Spend time internalizing the work of Carolyn Dweck on Mindsets. It will take a strong and knowledgeable leadership team to shift a school’s culture from what Dweck refers to as a fixed-mindset to a growth-mindset. While much attention has been paid on developing a growth-mindset in students, we also need to be sure we are paying attention to our teachers’ and coaches’ mindsets.


2. Ensure that there are structures for collaboration

If you truly want instructional coaching to be successful be sure there are designated times within the school day for coach/coachee conversation and collaboration to occur. Coaching should not be an add-on to the workday. While one-on-one coaching is a model many are familiar with, research has shown that more growth can occur when teachers work on small teams.

A good grouping strategy would be groups of three. Instructional triads allow all voices to be heard and make it very hard for a one person to fade into the background. An instructional coach can work well as a resource to this instructional triad. Triads should meet at least weekly with the intent of learning from each other.

Teachers can either visit each other’s rooms to observe short lessons or arrange to video a short part of a lesson. The conversation at the meeting is about what was observed during the lesson, how did it work compared to the intent, and what did we learn. This isn’t about critiquing and tearing each other down, but rather to learn from and get ideas from one another.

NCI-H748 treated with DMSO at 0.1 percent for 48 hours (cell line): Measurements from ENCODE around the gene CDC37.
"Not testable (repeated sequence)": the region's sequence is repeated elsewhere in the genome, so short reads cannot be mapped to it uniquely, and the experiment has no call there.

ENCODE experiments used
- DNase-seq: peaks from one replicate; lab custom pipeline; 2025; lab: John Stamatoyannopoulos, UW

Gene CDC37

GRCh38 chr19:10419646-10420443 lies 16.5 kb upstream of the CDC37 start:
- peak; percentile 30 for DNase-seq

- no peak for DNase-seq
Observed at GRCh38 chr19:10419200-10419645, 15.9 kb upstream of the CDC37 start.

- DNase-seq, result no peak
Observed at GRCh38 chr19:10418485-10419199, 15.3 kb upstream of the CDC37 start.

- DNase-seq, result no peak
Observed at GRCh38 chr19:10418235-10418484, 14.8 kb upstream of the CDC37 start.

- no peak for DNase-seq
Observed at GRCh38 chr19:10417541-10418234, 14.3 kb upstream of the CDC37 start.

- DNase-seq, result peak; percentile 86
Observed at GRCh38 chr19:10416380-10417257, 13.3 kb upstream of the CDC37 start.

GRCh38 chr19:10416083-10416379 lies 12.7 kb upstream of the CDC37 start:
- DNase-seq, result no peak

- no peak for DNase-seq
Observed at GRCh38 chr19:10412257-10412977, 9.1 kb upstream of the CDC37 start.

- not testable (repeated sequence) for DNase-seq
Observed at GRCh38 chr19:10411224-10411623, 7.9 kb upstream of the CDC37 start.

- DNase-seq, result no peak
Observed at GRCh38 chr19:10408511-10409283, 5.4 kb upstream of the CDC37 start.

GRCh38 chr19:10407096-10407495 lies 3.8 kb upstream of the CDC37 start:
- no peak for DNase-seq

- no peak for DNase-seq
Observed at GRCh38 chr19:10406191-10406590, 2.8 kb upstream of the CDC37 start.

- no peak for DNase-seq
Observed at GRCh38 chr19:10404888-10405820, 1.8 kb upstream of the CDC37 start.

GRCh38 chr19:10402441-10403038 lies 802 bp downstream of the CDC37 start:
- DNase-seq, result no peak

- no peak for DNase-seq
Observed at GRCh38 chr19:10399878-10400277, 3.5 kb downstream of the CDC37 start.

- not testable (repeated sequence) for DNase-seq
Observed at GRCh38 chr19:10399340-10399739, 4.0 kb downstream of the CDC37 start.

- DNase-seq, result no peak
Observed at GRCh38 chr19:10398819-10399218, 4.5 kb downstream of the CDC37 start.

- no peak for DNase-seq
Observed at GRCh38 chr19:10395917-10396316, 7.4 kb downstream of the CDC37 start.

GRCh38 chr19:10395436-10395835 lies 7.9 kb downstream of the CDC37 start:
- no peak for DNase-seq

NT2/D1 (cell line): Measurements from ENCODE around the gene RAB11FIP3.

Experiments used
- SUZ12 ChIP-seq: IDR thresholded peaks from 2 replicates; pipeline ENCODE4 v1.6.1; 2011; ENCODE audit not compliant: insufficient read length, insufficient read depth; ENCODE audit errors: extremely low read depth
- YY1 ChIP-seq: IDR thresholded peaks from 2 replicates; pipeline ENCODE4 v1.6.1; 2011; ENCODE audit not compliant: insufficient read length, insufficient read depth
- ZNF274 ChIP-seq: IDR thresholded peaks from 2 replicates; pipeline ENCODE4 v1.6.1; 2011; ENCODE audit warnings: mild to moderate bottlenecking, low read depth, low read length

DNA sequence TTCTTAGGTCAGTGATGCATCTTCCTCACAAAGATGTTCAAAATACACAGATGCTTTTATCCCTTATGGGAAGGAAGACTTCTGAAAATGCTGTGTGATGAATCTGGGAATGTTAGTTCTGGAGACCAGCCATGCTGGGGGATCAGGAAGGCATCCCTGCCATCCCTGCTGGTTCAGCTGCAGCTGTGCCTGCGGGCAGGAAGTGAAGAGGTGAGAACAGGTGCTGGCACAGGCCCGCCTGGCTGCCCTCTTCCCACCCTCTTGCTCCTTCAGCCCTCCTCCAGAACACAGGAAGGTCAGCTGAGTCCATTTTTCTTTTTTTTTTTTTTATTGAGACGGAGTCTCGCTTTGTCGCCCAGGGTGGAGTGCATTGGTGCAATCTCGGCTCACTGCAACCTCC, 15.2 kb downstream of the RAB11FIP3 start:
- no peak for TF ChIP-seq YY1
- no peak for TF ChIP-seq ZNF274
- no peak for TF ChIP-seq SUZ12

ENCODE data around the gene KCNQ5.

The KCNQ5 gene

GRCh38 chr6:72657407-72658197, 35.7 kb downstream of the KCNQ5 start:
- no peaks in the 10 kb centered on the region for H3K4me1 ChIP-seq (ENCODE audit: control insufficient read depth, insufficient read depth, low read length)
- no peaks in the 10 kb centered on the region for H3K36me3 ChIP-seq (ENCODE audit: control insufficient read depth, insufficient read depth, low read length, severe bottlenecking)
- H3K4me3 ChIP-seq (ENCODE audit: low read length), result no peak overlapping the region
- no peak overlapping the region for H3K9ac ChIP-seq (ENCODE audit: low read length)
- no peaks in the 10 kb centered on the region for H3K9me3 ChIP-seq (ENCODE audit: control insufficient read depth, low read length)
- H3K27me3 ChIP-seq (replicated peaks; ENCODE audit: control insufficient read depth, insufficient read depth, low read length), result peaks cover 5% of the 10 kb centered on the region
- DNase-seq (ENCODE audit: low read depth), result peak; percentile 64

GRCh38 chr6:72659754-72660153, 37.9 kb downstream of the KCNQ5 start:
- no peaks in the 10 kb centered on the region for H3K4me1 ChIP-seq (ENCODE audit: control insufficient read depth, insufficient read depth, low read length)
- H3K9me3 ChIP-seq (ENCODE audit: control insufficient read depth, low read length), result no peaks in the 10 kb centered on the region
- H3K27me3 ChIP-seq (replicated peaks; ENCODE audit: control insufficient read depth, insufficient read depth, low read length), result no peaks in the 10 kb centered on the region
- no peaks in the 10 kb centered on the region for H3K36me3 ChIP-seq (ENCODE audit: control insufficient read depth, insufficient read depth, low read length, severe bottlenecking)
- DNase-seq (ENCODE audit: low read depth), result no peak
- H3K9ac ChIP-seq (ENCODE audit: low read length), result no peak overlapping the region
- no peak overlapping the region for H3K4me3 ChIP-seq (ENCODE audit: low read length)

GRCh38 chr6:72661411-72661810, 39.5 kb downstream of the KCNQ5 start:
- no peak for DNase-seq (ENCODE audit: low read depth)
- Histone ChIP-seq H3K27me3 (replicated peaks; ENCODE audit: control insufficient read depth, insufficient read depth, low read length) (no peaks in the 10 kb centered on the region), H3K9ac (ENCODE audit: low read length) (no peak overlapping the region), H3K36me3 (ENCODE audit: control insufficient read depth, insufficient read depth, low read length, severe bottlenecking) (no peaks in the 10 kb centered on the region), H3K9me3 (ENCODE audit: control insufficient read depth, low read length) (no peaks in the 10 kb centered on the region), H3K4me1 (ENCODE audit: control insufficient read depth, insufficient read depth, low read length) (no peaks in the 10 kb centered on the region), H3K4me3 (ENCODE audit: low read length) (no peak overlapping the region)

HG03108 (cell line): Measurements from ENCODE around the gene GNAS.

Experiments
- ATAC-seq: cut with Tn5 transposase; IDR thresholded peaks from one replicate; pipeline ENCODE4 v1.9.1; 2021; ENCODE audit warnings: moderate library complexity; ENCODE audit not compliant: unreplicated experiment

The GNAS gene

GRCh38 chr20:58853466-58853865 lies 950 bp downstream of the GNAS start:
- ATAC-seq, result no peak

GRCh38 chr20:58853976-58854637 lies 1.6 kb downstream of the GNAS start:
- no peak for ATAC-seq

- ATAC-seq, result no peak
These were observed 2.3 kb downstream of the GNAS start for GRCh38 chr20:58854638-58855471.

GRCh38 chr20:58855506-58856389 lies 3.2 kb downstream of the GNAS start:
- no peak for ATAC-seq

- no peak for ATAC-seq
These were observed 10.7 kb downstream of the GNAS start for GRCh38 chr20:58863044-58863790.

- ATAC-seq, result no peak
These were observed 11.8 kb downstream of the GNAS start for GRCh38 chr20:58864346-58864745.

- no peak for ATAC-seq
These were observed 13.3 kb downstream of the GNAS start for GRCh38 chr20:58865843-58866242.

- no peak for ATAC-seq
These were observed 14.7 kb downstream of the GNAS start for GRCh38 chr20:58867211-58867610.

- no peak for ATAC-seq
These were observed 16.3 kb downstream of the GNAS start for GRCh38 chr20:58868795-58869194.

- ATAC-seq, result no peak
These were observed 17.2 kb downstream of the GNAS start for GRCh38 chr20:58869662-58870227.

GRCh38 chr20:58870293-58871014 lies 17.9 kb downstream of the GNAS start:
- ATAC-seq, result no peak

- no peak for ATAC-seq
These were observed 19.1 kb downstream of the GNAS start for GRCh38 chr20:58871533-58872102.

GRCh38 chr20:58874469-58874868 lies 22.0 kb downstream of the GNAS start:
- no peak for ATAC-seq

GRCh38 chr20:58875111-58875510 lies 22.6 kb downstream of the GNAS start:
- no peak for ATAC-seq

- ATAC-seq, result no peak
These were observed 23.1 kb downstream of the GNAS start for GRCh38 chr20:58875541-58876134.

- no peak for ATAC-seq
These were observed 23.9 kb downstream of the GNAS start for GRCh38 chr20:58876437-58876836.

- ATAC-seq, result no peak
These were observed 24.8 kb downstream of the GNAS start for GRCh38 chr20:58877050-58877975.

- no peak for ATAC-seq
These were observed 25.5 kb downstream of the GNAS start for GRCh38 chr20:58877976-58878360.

3. Clearly establish what an instructional coach is and is not

It is naïve to think it is easy to establish and maintain clear boundaries between an instructional coach and the administration, but it is essential to the process for this separation to be maintained. An instructional coach is not an additional administrator and certainly not an evaluator. There should be an open line of communication between the building principal and the coach, but the coach shouldn’t be expected to share any specifics about the coaching relationship other than the agreed upon goals of the coaching sessions as defined by the teacher and coach. Of course, if there are things occurring in the classroom that are blatant violations of school policies or general law, the coach would have an obligation as a mandatory reporter to bring that to the attention of the principal and/or others.